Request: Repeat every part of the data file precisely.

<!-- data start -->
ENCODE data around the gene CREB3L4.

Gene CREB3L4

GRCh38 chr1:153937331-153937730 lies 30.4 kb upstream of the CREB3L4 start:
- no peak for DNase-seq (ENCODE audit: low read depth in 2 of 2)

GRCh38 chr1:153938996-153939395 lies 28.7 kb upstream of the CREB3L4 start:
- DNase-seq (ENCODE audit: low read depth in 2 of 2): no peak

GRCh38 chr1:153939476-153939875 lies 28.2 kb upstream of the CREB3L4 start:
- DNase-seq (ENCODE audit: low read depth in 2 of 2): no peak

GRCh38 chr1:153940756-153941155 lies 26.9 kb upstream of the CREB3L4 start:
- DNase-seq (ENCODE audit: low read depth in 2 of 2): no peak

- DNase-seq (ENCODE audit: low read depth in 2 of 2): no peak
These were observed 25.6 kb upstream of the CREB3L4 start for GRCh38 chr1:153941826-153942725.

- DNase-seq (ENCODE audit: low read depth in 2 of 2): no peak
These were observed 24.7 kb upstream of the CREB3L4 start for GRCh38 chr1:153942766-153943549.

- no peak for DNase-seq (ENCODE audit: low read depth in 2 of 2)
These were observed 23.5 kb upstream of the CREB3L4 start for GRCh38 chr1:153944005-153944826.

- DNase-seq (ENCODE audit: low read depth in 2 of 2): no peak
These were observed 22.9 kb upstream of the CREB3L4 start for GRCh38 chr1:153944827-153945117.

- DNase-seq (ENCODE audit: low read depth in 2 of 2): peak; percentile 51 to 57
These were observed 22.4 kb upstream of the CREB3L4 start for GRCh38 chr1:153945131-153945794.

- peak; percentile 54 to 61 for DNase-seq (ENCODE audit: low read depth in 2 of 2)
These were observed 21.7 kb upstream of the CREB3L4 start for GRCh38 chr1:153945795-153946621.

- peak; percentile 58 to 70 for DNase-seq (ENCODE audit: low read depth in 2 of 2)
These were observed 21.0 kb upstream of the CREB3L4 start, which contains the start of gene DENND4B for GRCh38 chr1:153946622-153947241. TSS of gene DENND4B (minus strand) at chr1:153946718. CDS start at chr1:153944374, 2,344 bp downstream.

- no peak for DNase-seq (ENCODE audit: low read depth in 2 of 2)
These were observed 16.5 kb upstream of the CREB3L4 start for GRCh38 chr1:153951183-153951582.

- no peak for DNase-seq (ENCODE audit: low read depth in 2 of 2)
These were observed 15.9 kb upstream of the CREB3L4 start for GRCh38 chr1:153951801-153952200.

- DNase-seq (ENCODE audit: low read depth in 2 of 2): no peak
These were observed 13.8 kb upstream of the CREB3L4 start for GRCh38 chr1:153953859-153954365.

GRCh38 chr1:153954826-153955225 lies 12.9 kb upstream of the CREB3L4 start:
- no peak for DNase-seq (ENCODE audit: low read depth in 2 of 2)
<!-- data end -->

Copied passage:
ENCODE data around the gene CREB3L4.

Gene CREB3L4

GRCh38 chr1:153937331-153937730 lies 30.4 kb upstream of the CREB3L4 start:
- no peak for DNase-seq (ENCODE audit: low read depth in 2 of 2)

GRCh38 chr1:153938996-153939395 lies 28.7 kb upstream of the CREB3L4 start:
- DNase-seq (ENCODE audit: low read depth in 2 of 2): no peak

GRCh38 chr1:153939476-153939875 lies 28.2 kb upstream of the CREB3L4 start:
- DNase-seq (ENCODE audit: low read depth in 2 of 2): no peak

GRCh38 chr1:153940756-153941155 lies 26.9 kb upstream of the CREB3L4 start:
- DNase-seq (ENCODE audit: low read depth in 2 of 2): no peak

- DNase-seq (ENCODE audit: low read depth in 2 of 2): no peak
These were observed 25.6 kb upstream of the CREB3L4 start for GRCh38 chr1:153941826-153942725.

- DNase-seq (ENCODE audit: low read depth in 2 of 2): no peak
These were observed 24.7 kb upstream of the CREB3L4 start for GRCh38 chr1:153942766-153943549.

- no peak for DNase-seq (ENCODE audit: low read depth in 2 of 2)
These were observed 23.5 kb upstream of the CREB3L4 start for GRCh38 chr1:153944005-153944826.

- DNase-seq (ENCODE audit: low read depth in 2 of 2): no peak
These were observed 22.9 kb upstream of the CREB3L4 start for GRCh38 chr1:153944827-153945117.

- DNase-seq (ENCODE audit: low read depth in 2 of 2): peak; percentile 51 to 57
These were observed 22.4 kb upstream of the CREB3L4 start for GRCh38 chr1:153945131-153945794.

- peak; percentile 54 to 61 for DNase-seq (ENCODE audit: low read depth in 2 of 2)
These were observed 21.7 kb upstream of the CREB3L4 start for GRCh38 chr1:153945795-153946621.

- peak; percentile 58 to 70 for DNase-seq (ENCODE audit: low read depth in 2 of 2)
These were observed 21.0 kb upstream of the CREB3L4 start, which contains the start of gene DENND4B for GRCh38 chr1:153946622-153947241. TSS of gene DENND4B (minus strand) at chr1:153946718. CDS start at chr1:153944374, 2,344 bp downstream.

- no peak for DNase-seq (ENCODE audit: low read depth in 2 of 2)
These were observed 16.5 kb upstream of the CREB3L4 start for GRCh38 chr1:153951183-153951582.

- no peak for DNase-seq (ENCODE audit: low read depth in 2 of 2)
These were observed 15.9 kb upstream of the CREB3L4 start for GRCh38 chr1:153951801-153952200.

- DNase-seq (ENCODE audit: low read depth in 2 of 2): no peak
These were observed 13.8 kb upstream of the CREB3L4 start for GRCh38 chr1:153953859-153954365.

GRCh38 chr1:153954826-153955225 lies 12.9 kb upstream of the CREB3L4 start:
- no peak for DNase-seq (ENCODE audit: low read depth in 2 of 2)